SF is the art of the technical class. The central message is "You can fix it or create wonders by applying intelligence and dilligence to the problem."
Huh? That is not the central message of SF. That is one single theme used in some SF, and used in the most generic sci-fi out there. The conflict is man v. nature/technology or man v. society (or even man v. self), where the virtues extolled are up to the writer. Besides intelligence and diligence, some other virtues often key in SF include self-reliance, capacity for specific emotions (love/empathy/etc), having morals, willingness to deviate from the norm, etc.
Mainstream fiction is the propaganda of control of the general population: The central message is futility
What the hell kind of mainstream fiction did YOU read that was contemporary with Bradbury? In 1953, when Fahrenheit 451 was published, the books that topped the Adult Fiction bestseller charts were: The Silver Chalice (Costain), East of Eden (Steinbeck), Desiree (Selinko), Beyond This Place (Cronin), and Lord Vanity (Shellabarger). None of these books had a message of futility OR conformity; very much the opposite.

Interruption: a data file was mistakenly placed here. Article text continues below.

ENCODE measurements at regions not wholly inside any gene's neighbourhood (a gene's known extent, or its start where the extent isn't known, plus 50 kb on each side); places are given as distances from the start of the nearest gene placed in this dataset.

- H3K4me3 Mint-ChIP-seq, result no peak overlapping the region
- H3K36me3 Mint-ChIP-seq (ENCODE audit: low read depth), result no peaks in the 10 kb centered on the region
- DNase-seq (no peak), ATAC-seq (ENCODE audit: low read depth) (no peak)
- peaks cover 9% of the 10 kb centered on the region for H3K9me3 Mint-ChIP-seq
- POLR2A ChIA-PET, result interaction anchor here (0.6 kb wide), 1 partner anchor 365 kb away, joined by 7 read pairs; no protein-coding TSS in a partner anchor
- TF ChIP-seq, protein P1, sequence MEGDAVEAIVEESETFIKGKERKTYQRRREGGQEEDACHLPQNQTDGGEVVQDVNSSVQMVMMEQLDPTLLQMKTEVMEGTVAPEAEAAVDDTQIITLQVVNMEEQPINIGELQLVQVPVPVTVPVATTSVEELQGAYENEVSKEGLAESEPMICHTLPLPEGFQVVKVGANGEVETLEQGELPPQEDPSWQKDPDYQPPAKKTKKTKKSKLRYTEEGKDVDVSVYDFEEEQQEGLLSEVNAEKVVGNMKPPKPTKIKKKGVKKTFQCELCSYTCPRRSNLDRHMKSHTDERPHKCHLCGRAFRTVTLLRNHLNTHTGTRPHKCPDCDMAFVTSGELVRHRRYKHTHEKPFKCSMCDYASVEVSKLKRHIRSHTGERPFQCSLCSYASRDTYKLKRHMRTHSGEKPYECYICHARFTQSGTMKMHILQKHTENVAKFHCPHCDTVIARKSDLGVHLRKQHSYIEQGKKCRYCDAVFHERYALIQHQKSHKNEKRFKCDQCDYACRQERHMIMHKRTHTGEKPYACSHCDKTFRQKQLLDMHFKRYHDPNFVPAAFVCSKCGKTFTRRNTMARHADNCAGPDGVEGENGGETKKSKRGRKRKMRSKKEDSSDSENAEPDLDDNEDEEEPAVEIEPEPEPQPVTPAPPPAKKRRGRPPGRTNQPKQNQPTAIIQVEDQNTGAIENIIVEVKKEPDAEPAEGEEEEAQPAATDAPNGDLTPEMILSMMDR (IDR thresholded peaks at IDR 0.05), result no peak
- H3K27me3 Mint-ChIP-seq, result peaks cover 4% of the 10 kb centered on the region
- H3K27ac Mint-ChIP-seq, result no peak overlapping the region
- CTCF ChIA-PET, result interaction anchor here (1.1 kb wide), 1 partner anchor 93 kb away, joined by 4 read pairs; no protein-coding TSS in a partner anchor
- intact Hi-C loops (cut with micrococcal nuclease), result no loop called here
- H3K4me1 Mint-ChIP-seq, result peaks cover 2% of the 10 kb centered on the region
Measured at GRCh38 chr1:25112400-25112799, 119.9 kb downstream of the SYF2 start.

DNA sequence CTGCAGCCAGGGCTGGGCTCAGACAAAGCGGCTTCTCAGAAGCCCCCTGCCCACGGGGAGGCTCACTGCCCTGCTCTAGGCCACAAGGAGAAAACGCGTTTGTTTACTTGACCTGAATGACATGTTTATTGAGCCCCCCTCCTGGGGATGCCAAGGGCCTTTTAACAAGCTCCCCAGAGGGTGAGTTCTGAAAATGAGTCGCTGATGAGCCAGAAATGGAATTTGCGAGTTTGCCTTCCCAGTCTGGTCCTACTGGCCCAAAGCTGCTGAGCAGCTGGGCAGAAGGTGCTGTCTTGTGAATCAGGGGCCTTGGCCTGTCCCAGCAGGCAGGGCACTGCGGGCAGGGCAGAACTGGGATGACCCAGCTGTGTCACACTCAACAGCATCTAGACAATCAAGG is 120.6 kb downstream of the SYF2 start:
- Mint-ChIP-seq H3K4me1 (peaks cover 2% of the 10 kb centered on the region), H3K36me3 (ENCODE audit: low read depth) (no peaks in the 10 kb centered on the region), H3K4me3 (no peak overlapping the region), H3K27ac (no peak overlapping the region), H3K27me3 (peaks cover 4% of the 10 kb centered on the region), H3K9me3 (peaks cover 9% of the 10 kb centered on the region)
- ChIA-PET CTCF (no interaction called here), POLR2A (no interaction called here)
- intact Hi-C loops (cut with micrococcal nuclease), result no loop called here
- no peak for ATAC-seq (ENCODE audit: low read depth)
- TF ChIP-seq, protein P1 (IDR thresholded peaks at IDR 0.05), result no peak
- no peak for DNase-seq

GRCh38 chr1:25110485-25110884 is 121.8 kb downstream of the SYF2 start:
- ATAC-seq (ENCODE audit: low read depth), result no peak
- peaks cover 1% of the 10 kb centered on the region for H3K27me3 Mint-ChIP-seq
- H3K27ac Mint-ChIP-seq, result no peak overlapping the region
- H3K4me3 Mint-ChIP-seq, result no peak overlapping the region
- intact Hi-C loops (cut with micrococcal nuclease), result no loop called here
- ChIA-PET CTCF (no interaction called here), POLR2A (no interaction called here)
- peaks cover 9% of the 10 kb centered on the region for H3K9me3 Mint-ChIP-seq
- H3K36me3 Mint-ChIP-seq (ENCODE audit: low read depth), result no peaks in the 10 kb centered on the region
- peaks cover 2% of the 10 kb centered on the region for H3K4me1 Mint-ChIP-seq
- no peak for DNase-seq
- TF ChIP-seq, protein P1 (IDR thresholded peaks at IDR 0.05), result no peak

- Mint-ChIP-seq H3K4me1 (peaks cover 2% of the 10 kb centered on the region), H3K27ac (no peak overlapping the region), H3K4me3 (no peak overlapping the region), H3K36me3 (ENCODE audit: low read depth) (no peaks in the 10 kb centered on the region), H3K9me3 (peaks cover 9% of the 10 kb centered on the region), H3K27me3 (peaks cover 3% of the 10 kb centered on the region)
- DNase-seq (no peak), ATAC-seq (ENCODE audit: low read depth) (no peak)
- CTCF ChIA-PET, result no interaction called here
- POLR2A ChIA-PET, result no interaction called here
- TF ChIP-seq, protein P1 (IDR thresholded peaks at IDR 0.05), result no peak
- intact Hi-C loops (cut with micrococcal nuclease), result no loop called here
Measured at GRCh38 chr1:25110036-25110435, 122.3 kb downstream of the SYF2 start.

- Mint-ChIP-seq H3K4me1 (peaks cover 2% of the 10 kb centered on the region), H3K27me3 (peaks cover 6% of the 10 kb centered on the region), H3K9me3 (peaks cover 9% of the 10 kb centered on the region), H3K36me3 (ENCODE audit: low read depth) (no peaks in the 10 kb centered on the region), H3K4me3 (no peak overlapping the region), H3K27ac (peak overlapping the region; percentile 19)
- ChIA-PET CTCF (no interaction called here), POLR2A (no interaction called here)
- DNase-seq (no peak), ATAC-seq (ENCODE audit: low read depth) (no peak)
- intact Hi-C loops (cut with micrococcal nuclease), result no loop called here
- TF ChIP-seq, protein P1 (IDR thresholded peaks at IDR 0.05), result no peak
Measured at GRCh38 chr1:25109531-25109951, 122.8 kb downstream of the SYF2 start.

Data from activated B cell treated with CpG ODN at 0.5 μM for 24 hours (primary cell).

You are saying that Bradbury imported the mainstream fiction message of "Do what the authorities tell you to do. No matrer HOW badly they're doing and HOW bad things get, don't try to improve them. Anything you try will make them worse.". Not only was that not the mainstream message of the day, you would be hard-pressed to find that as a theme in any of Bradbury's works. I ask you to please name a single work of Bradbury's where this could conceivably be the case.